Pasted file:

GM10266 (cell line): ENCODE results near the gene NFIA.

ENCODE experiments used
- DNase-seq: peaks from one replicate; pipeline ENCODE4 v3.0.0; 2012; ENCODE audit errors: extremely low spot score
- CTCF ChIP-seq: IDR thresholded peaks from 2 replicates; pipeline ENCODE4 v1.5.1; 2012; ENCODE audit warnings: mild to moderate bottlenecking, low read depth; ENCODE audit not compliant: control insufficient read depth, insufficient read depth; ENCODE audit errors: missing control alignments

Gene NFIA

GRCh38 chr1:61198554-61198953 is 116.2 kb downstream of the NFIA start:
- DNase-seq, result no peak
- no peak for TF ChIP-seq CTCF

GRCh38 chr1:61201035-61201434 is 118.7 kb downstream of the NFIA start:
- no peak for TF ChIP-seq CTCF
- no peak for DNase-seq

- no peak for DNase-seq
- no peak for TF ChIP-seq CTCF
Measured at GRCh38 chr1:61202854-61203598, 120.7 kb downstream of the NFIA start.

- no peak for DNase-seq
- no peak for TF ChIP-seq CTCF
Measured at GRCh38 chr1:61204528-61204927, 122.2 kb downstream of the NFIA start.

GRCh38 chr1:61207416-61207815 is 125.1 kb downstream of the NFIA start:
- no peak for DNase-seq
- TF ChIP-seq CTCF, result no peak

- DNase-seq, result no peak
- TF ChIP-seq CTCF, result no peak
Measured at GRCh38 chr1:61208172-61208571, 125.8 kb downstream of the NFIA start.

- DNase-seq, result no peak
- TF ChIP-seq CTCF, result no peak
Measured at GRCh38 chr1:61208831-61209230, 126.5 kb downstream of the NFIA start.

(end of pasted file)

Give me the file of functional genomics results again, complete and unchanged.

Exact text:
GM10266 (cell line): ENCODE results near the gene NFIA.

ENCODE experiments used
- DNase-seq: peaks from one replicate; pipeline ENCODE4 v3.0.0; 2012; ENCODE audit errors: extremely low spot score
- CTCF ChIP-seq: IDR thresholded peaks from 2 replicates; pipeline ENCODE4 v1.5.1; 2012; ENCODE audit warnings: mild to moderate bottlenecking, low read depth; ENCODE audit not compliant: control insufficient read depth, insufficient read depth; ENCODE audit errors: missing control alignments

Gene NFIA

GRCh38 chr1:61198554-61198953 is 116.2 kb downstream of the NFIA start:
- DNase-seq, result no peak
- no peak for TF ChIP-seq CTCF

GRCh38 chr1:61201035-61201434 is 118.7 kb downstream of the NFIA start:
- no peak for TF ChIP-seq CTCF
- no peak for DNase-seq

- no peak for DNase-seq
- no peak for TF ChIP-seq CTCF
Measured at GRCh38 chr1:61202854-61203598, 120.7 kb downstream of the NFIA start.

- no peak for DNase-seq
- no peak for TF ChIP-seq CTCF
Measured at GRCh38 chr1:61204528-61204927, 122.2 kb downstream of the NFIA start.

GRCh38 chr1:61207416-61207815 is 125.1 kb downstream of the NFIA start:
- no peak for DNase-seq
- TF ChIP-seq CTCF, result no peak

- DNase-seq, result no peak
- TF ChIP-seq CTCF, result no peak
Measured at GRCh38 chr1:61208172-61208571, 125.8 kb downstream of the NFIA start.

- DNase-seq, result no peak
- TF ChIP-seq CTCF, result no peak
Measured at GRCh38 chr1:61208831-61209230, 126.5 kb downstream of the NFIA start.